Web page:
No one loves summer more than kids. After months of school routines, they eagerly look forward to the more relaxed lifestyle of summer, as do their parents. Along with the fun, though, can come new challenges of keeping your kids safe.
“Summer is such a great season for families to have more relaxed time together,” says Dr. Abby Smolcich, a pediatrician at ThedaCare Physicians-Darboy. “I love seeing everyone being more at ease with less stress in their lives. With so much fun taking place, it’s also important to keep safety in mind.”
Practice Water Safety
“Wisconsin’s beautiful lakes are great places for families to enjoy summer fun,” Dr. Smolcich says. “It’s also a time when parents and caretakers must be vigilant in watching kids who are enjoying water activities.”
According to the CDC, drowning is the leading cause of death for children between the ages of 1 and 4.
“If your family is enjoying time on the water, one person should always be the ‘designated watcher’ who’s keeping an eye on everyone swimming, canoeing, kayaking or fishing,” Dr. Smolcich says. “That rule also applies to spending time around a pool. Drowning can be known as a silent killer because the victim rarely cries out for help.”
Running around wet pool surfaces presents another opportunity for injury, so health experts recommend reminding children to walk to help avoid falls that can result in head injuries or broken bones.
“And, of course, any youngster aboard any kind of boat should wear a proper-fitting life jacket,” Dr. Smolcich says. “Ideally, adults should wear life jackets, too, as a way of setting a good example.”
Wear a Helmet
When it comes to any riding activity, well-fitting helmets are a must.
“Any helmet that can easily slip on the child’s head won’t provide needed protection in the event of a crash or fall,” Dr. Smolcich says.
If your child does fall off their bike, check the helmet to see if the foam liner has been damaged.
“If the liner is cracked or crushed, it’s time for a new helmet,” Dr. Smolcich says.
If your child skateboards or rollerblades, encourage them to wear elbow and knee pads as well.
Spending time outdoors leads to increased sun exposure. Anyone over the age of 6 months should wear sunscreen whenever they are outdoors for an extended period of time, regardless of the season, Dr. Smolcich says.
“A product with an SPF or 30 to 50 is best, and it should be reapplied every couple of hours, especially when in or around water or when sweating,” she says. “And don’t forget the ears and the back of the neck.”
Dr. Smolcich also recommends wearing a hat and sunglasses. To give your skin a break from the sun when outdoors for extended periods, you can also consider covering up with a lightweight, long-sleeve shirt.
Time in the sun can contribute to dehydration and heat-related illness such as heat exhaustion and heatstroke.
“Drinking lots of fluids — especially water — is important for anyone playing outdoors,” Dr. Smolcich says. “Kids are prone to dehydration, especially if they’re exerting themselves playing a sport, swimming or riding a bike. They’re so busy having fun, they forget to drink fluids.”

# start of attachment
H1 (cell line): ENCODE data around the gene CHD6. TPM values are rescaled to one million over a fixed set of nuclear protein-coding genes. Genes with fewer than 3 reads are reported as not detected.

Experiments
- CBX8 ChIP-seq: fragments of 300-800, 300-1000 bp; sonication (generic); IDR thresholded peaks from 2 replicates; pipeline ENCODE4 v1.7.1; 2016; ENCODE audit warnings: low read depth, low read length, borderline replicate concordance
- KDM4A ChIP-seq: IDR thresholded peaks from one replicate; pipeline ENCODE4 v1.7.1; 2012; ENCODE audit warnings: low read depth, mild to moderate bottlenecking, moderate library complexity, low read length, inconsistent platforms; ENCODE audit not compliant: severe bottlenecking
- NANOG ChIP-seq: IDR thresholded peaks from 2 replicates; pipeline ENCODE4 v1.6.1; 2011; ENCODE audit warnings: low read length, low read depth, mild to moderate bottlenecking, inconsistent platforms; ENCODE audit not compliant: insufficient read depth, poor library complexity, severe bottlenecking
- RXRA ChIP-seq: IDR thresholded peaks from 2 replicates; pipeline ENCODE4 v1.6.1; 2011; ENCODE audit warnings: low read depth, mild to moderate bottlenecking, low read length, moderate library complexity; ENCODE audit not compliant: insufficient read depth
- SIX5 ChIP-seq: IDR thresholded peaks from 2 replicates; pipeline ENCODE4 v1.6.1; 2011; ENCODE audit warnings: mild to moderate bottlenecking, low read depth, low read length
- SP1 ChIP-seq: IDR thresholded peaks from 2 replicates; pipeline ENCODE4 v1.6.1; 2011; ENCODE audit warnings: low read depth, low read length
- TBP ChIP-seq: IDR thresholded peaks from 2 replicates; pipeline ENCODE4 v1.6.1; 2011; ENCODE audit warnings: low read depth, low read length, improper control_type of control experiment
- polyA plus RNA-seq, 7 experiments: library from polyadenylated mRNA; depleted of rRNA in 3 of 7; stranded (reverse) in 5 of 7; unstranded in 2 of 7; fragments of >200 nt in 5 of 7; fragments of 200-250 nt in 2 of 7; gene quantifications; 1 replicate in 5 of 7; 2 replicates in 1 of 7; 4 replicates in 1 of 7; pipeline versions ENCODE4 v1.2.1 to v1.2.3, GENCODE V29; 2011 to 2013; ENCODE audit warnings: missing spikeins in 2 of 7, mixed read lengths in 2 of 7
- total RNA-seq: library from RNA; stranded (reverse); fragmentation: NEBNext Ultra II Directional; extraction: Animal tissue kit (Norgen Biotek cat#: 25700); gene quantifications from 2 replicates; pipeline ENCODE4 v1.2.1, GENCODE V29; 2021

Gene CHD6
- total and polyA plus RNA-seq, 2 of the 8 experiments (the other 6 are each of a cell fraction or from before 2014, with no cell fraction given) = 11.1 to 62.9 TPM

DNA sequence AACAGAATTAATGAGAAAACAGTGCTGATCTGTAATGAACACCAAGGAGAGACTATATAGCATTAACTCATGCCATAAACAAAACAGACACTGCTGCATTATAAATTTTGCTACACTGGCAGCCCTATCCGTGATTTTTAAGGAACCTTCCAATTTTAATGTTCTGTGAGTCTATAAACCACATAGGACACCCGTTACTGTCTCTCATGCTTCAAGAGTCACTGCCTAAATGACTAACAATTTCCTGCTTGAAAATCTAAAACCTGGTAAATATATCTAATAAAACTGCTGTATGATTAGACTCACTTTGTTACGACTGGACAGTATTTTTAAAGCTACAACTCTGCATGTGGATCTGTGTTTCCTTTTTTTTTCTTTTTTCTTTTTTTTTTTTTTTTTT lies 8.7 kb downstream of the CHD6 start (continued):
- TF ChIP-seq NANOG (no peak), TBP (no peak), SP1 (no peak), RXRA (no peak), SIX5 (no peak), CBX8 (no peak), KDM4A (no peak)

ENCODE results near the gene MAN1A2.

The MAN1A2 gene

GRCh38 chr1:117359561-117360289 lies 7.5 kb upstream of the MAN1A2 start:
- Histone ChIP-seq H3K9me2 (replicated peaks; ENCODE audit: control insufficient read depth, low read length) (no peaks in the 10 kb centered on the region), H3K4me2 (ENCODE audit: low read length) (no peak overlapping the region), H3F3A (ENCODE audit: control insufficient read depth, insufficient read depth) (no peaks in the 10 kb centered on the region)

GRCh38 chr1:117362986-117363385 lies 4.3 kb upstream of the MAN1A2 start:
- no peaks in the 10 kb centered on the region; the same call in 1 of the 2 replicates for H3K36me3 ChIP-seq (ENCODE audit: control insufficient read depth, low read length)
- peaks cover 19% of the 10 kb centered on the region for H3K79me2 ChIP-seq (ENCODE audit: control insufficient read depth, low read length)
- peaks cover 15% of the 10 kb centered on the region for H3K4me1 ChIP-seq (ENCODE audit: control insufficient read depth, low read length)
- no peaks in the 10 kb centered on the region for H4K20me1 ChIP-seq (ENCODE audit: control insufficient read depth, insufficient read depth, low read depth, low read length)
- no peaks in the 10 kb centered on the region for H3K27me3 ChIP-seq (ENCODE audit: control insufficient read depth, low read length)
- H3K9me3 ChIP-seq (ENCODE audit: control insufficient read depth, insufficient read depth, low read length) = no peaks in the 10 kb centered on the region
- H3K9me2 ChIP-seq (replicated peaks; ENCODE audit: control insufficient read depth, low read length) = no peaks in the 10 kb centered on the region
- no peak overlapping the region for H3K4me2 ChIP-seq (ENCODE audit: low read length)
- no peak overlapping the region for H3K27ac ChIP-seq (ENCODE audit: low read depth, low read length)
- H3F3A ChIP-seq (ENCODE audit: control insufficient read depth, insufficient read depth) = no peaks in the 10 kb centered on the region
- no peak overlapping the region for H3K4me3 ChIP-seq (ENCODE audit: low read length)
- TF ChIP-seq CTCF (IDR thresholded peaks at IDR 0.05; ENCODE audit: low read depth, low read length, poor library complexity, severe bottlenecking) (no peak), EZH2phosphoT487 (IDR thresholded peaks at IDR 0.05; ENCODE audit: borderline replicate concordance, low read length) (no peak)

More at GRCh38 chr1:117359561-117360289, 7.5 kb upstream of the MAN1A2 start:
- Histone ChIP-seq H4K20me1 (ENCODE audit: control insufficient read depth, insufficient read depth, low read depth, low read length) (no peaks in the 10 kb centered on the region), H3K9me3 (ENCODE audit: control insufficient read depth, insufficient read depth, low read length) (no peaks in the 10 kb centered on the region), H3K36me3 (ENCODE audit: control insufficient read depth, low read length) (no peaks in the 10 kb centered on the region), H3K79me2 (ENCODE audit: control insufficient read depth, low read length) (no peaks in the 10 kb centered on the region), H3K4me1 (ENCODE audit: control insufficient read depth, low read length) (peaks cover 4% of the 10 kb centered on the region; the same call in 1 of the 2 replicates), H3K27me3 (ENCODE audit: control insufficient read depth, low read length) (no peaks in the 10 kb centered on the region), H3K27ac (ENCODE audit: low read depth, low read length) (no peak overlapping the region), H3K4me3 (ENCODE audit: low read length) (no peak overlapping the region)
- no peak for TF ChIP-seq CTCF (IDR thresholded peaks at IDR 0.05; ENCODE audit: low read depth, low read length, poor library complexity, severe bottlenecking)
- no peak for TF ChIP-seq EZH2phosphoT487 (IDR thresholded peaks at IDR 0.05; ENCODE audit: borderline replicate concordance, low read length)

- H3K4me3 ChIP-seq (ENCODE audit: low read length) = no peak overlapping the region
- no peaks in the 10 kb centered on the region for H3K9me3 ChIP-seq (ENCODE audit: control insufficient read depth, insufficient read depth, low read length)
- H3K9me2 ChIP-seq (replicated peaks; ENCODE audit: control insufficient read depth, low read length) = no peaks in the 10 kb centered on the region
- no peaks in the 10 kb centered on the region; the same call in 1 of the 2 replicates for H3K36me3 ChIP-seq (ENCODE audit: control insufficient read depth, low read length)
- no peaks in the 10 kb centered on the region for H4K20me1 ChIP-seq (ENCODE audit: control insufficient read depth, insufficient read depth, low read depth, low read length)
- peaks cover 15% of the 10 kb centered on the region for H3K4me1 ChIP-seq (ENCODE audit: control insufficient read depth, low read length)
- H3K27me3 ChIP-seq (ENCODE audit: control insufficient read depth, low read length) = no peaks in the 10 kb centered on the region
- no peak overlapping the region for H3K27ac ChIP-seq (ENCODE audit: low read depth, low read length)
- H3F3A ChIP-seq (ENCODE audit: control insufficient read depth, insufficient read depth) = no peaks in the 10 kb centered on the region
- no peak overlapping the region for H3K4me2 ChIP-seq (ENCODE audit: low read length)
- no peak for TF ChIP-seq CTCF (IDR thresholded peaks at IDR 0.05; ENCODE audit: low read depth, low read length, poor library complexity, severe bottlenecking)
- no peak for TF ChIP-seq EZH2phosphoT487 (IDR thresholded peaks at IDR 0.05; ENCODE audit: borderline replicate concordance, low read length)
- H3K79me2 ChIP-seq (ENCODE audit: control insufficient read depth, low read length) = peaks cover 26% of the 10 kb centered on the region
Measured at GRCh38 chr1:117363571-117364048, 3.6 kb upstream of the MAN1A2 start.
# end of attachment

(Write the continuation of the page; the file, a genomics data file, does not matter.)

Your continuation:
Parents and caretakers also should know the signs of and differences between heat exhaustion and heatstroke.
“Excessive sweating, clammy skin, an altered pulse, nausea, dizziness, fainting and headache are signs of heat exhaustion and should be treated quickly,” Dr. Smolcich says. “The first thing to do is get the person into a cooler, shadier place, and cool their body down with cool wet cloths.”
A high body temperature and hot, red, dry skin are symptoms of heatstroke. This condition is an emergency, and you should seek immediate medical care or call 911.
Finally, summer in Wisconsin often means time spent in the woods camping or hiking.
“Those activities open us up to the possibility for mosquito, insect and tick bites,” Dr. Smolcich says. “DEET-containing products are good for preventing mosquito and tick bites. Permethrin products can be used on clothing and boots to deter ticks, but not on the skin.”
At the end of the day, parents should check children who have been in the woods and remove any ticks that may have attached, Dr. Smolcich says.
“Ticks can carry several serious diseases besides Lyme disease, so it’s important they are removed as soon as possible to prevent disease transmission,” she says.
To remove ticks, use tweezers to grasp the tick as close to the skin as possible, and pull back steadily.
“Once the tick is removed, clean the area and your hands with rubbing alcohol or soap and water,” Dr. Smolcich says. “And don’t forget to check pets. Ticks often hitch a ride on pets, which can later transfer the tick to a human.”
Dr. Smolcich wants all Wisconsinites to enjoy summer, safely. “As a mom, I’m excited for all the fun summer activities we’ll be enjoying, and I wish the same for all families,” she says. “It’s just important to keep safety in mind and think ahead to help avoid possible situations that could put our kids in harm’s way. Beyond that, enjoy all the opportunities to be outdoors.”